A young German girl jumps off a Wroclaw church tower. She is a member of a women's Gregorian Choir, which the community disapproves of. What connects the suicide of a German student, a German police officer's investigation, and a Vatican envoy arrival? To find an answer to this question, Ana Wittesch and Superintendent Warski will have to learn how to cooperate and trust each other. In the meantime another girl jumps off the Wroclaw church tower....
Don't Cry When I'm Gone: The film is about Wanda Sieradzka, the author of many Polish pop hits. The film’s title comes from the popular song, performed by the Italian singer Marino Marini, who visited Poland in the 60s.
Exodus: A theatre company faces a highly contentious and politicized climate when they decide to stage a controversial play in the public square.
The 70-year jubilee of Polish animation is an opportunity for celebration, and there is a lot to be proud about as it has been a well-known brand since the late fifties and sixties of the last century, the birth of what is known as the Polish school of animation, as evidenced by the two Oscars won – for "Tango" by Zbigniew Rybczyński in 1983 and for "Peter and the Wolf" by Suzie Templeton (a Polish-British co-production) a quarter of a century later.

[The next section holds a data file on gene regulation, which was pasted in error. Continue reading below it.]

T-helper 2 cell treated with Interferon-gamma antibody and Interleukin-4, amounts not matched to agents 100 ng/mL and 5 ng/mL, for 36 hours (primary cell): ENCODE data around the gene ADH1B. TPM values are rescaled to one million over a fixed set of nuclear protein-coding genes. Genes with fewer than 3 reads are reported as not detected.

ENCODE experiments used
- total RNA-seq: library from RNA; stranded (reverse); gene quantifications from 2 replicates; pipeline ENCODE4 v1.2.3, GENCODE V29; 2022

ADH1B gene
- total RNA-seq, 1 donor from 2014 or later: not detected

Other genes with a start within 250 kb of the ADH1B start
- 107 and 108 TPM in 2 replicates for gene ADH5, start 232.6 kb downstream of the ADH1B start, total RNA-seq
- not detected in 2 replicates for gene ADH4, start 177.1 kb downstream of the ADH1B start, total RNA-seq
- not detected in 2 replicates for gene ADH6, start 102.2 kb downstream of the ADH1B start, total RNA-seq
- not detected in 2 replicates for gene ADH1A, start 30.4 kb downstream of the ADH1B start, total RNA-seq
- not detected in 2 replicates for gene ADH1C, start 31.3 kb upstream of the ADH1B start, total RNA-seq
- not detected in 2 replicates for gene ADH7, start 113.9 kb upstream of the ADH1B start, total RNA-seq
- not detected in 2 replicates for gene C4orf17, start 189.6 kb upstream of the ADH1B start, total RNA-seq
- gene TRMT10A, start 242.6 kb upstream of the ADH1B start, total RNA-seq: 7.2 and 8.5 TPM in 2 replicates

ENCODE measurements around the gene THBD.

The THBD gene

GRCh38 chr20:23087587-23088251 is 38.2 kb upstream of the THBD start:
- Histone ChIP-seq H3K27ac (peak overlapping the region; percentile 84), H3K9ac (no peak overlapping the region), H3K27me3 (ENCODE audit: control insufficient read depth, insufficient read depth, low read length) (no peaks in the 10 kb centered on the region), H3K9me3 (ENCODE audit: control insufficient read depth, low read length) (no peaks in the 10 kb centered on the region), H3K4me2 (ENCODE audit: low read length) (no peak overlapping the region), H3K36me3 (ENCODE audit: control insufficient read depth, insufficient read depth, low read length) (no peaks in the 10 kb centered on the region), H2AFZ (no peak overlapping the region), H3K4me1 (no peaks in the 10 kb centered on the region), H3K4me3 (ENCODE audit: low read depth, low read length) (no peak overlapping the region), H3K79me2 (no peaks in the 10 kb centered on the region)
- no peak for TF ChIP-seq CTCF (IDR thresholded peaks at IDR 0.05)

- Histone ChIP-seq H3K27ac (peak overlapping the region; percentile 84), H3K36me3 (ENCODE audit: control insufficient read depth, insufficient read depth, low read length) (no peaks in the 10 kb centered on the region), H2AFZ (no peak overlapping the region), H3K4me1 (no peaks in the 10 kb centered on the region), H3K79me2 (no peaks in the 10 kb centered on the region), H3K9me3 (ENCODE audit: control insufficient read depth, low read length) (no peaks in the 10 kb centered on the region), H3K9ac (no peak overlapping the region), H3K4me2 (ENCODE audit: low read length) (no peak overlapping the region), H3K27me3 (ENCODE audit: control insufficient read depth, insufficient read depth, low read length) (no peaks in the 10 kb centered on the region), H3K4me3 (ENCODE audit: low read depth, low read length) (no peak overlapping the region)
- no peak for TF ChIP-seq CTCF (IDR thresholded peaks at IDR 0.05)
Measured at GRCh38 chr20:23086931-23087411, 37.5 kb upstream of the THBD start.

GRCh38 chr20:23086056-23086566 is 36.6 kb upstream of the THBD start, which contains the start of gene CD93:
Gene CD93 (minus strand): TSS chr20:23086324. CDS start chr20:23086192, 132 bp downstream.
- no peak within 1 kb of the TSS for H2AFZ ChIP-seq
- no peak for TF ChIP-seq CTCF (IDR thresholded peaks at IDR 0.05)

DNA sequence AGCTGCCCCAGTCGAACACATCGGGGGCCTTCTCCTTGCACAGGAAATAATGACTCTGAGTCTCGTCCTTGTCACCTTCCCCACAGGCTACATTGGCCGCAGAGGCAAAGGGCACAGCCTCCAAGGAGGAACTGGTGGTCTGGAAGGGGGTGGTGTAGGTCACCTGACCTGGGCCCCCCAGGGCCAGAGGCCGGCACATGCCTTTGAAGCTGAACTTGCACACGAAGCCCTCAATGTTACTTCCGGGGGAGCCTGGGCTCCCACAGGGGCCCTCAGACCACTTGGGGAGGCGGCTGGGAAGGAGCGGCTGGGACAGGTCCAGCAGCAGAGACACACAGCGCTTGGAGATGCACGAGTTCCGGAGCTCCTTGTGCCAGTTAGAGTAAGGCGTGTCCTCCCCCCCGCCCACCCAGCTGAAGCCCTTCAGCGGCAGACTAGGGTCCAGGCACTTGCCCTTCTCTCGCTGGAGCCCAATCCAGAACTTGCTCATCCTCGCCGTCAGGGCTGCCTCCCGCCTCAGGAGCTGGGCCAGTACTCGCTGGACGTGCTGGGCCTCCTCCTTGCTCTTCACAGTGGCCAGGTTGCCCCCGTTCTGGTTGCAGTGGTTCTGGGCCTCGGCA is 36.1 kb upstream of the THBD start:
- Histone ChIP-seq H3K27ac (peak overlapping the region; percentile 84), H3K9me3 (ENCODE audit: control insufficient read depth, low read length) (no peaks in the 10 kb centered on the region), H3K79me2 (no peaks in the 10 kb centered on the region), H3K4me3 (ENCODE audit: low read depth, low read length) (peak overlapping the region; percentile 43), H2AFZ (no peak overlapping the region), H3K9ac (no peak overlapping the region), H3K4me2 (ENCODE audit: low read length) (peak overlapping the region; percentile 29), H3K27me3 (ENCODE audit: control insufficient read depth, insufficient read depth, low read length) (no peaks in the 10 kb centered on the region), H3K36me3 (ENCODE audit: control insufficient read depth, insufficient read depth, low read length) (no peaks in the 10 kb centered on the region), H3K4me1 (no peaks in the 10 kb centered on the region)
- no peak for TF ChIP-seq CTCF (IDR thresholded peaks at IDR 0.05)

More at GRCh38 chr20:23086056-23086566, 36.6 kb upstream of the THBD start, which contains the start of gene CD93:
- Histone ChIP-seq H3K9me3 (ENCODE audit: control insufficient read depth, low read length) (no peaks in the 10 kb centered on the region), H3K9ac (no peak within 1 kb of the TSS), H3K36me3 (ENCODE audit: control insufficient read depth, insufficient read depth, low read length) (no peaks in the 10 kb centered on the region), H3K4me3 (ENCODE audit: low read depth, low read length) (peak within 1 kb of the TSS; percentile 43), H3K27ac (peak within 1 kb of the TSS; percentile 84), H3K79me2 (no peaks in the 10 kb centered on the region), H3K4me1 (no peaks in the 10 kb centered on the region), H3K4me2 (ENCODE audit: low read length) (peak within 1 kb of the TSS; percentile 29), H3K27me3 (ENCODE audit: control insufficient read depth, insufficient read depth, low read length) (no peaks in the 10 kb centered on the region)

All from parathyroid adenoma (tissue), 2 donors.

A love triangle in early 1945, Poland. In the newly liberated areas, the Communist Security Service eliminates its enemies under the pretext of punishing "national traitors." It organizes a labor camp for Germans, Silesians and Poles at the site of a former Nazi concentration camp, named Zgoda (Reconciliation). Franek, who is in love with a Polish prisoner, Anna, joins the camp crew to rescue her. He doesn't know that one of the inmates is Erwin, his German friend, who, like himself, has also loved Anna for a long time.
Jacek is a young policeman who tries to protect his mother and brothers from their despotic father, also a policeman but with illegal business dealings. When the father is murdered, Jacek becomes the main suspect. While trying to prove his innocence, he discovers, to his horror, that he is becoming more and more like his father.
The story of the Beksinski family. The father, Zdzislaw, a Polish surrealist painter famous for his eerie post-apocalyptic works; his suicidal son, Tomasz, a radio DJ and translator; and the mother, Zofia Beksinska, a devoted Catholic. As the parents try to prevent their son from hurting himself, their lives are defined by painting, a series of near-death experiences, funerals, and changing trends in dance music.